Dogs, Fleas and the Archbishop

By Theodore T. Hodge

The Perspective
Atlanta, Georgia

November 22, 2002

Archbishop Michael K. Francis is a rare man, a man of distinction. He is loved by his flock, the Catholic community of Liberia, respected by his peers of cross-denominational and religious leaders and recognized by the international community as a tireless fighter for the oppressed people of Liberia. He is a recipient of the Robert F. Kennedy Human Rights Award - a prestigious prize by any standard.

During the last two decades, he has kept himself center stage addressing the difficult issues facing the country as well as balancing the tremendous responsibilities of being the spiritual Father of his flock. A man of great conviction, the bishop has always tackled controversial topics, making him an easy target for smear campaigns by governmental authorities. But he has stood the tests of time and has managed to keep his reputation and prestige in tact.

But recently, a Mr. Sando Johnson made some excruciatingly and unscrupulously painful and careless statements about the bishop. Mr. Johnson accused the bishop of masterminding the brutal killings of five Catholic nuns. A bishop masterminding the killings of nuns? As if that wasn’t shocking enough, he went further to accuse the bishop of fathering a child. (Breaking his vow of perpetual celibacy?) And to top things off, he accused the bishop of being a homosexual. What?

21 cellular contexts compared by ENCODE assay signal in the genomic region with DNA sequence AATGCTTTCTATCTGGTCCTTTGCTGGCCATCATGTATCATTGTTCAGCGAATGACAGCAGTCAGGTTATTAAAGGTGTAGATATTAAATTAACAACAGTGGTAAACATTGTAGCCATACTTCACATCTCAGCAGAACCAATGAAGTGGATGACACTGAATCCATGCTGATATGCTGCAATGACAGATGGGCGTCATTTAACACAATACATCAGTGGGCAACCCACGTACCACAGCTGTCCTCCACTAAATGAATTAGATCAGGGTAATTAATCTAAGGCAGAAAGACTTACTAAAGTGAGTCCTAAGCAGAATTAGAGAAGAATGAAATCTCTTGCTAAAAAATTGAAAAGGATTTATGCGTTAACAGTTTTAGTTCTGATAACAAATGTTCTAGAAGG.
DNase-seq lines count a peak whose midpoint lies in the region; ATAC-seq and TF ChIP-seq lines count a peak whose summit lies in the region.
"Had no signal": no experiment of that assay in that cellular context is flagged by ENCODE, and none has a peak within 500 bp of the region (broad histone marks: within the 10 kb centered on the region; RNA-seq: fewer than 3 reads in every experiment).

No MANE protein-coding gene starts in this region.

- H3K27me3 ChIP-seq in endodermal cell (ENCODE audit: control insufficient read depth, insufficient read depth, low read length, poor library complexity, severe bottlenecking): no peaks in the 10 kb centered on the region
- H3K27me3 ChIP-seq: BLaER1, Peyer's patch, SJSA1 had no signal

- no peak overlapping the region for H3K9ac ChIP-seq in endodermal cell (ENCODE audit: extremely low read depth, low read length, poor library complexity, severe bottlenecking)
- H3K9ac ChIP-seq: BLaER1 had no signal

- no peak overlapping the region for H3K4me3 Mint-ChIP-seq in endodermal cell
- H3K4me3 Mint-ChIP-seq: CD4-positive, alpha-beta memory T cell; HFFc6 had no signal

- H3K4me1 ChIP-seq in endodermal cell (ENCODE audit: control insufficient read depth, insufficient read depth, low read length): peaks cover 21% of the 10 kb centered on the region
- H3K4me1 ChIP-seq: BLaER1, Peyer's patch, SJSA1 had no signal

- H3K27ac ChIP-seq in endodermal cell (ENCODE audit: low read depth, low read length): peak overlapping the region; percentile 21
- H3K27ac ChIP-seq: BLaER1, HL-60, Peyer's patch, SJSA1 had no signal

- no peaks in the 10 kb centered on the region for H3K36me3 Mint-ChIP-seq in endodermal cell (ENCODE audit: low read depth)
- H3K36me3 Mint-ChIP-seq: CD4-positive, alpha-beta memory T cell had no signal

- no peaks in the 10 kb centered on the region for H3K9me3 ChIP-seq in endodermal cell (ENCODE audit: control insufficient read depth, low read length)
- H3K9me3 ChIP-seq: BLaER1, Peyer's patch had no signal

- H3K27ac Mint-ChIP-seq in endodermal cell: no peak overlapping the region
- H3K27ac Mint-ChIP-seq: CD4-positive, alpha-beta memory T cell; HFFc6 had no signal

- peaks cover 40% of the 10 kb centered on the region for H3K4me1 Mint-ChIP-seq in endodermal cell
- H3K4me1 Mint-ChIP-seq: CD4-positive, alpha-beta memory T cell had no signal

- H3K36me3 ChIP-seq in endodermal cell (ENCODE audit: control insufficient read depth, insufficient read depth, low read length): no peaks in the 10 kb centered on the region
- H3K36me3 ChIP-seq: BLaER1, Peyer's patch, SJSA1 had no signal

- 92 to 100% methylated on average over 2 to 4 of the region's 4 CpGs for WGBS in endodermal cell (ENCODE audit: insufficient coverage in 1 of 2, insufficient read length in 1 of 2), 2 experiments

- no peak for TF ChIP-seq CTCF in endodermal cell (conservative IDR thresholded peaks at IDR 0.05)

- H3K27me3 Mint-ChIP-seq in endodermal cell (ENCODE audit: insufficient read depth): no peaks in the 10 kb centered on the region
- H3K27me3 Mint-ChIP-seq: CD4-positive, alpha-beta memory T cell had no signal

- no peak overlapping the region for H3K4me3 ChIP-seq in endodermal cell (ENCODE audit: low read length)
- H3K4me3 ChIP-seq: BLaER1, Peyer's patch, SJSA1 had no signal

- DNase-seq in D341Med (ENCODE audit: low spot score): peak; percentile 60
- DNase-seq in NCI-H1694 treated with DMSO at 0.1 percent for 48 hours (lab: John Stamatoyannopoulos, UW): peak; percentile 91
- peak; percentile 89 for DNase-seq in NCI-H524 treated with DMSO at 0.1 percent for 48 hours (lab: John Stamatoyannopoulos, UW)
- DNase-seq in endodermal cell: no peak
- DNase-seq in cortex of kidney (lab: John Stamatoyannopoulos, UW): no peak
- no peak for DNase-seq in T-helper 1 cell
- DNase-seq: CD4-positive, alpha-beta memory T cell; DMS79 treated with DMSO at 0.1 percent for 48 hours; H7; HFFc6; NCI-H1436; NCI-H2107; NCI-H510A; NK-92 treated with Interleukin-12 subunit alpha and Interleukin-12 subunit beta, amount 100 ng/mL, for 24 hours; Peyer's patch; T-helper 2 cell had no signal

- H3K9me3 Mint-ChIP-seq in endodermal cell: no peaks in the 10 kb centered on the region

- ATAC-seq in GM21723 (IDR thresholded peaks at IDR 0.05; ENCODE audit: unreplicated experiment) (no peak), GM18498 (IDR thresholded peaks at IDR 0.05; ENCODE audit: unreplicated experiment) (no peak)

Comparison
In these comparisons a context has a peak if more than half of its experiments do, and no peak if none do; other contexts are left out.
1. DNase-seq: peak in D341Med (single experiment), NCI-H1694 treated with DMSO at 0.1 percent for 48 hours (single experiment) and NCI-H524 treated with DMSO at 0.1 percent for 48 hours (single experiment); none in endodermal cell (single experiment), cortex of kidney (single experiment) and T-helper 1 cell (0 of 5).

Without exaggeration, it is probably safe to conjecture that this three-part attack constitute the most vicious, inflammatory and irresponsible attack against a person of character and integrity by another - especially since the accuser is supposed to be a law maker. In any other civilized country, a legislator will never make such ugly and serious charges against a popular prelate without any proof at all. But, I’d like to remind my readers that we are not talking about a civilized country. We are talking about Liberia; a country that has long fallen to dogs, fleas and other parasites. Yes, we are talking about the Liberia of King Charles Taylor where the only person one has to avoid offending is the top dog himself - all others are vulnerable. Even the internationally acclaimed award-winning bishop is a pawn to be used and abused when it suits the dictator’s agenda.

What has been reassuring is the outpouring of support for the bishop by all Liberians both at home and around the globe. The bishop deserves all the support of his countrymen. It is only the right thing to do. But here is where I bring a new angle to the story. I once wrote an article in which I expressed the opinion that the Christian Church was not living up to its moral obligation of being the voice of the poor and oppressed of Liberia. I singled out the bishop as being the only one who tried. I admiringly referred to him as being above the rest. I admired him for being ‘a thorn in the side of the government’. I challenged his compatriots to follow his lead instead of forming ‘an unholy alliance with the government’.